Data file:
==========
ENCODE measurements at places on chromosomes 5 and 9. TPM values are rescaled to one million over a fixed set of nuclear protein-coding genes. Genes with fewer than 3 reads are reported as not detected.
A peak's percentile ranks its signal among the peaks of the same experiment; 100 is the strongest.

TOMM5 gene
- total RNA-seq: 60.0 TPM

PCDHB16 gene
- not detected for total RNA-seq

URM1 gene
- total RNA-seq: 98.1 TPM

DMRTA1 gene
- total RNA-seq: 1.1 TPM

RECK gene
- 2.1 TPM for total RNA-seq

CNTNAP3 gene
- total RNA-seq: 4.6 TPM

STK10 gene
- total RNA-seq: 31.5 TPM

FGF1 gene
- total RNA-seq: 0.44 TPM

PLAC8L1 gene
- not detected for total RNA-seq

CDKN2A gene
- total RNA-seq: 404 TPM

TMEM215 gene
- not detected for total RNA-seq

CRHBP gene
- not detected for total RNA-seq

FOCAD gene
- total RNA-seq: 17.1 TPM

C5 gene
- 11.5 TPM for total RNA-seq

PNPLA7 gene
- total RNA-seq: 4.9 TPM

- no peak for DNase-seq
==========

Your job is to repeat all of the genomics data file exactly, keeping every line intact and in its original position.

ENCODE measurements at places on chromosomes 5 and 9. TPM values are rescaled to one million over a fixed set of nuclear protein-coding genes. Genes with fewer than 3 reads are reported as not detected.
A peak's percentile ranks its signal among the peaks of the same experiment; 100 is the strongest.

TOMM5 gene
- total RNA-seq: 60.0 TPM

PCDHB16 gene
- not detected for total RNA-seq

URM1 gene
- total RNA-seq: 98.1 TPM

DMRTA1 gene
- total RNA-seq: 1.1 TPM

RECK gene
- 2.1 TPM for total RNA-seq

CNTNAP3 gene
- total RNA-seq: 4.6 TPM

STK10 gene
- total RNA-seq: 31.5 TPM

FGF1 gene
- total RNA-seq: 0.44 TPM

PLAC8L1 gene
- not detected for total RNA-seq

CDKN2A gene
- total RNA-seq: 404 TPM

TMEM215 gene
- not detected for total RNA-seq

CRHBP gene
- not detected for total RNA-seq

FOCAD gene
- total RNA-seq: 17.1 TPM

C5 gene
- 11.5 TPM for total RNA-seq

PNPLA7 gene
- total RNA-seq: 4.9 TPM

- no peak for DNase-seq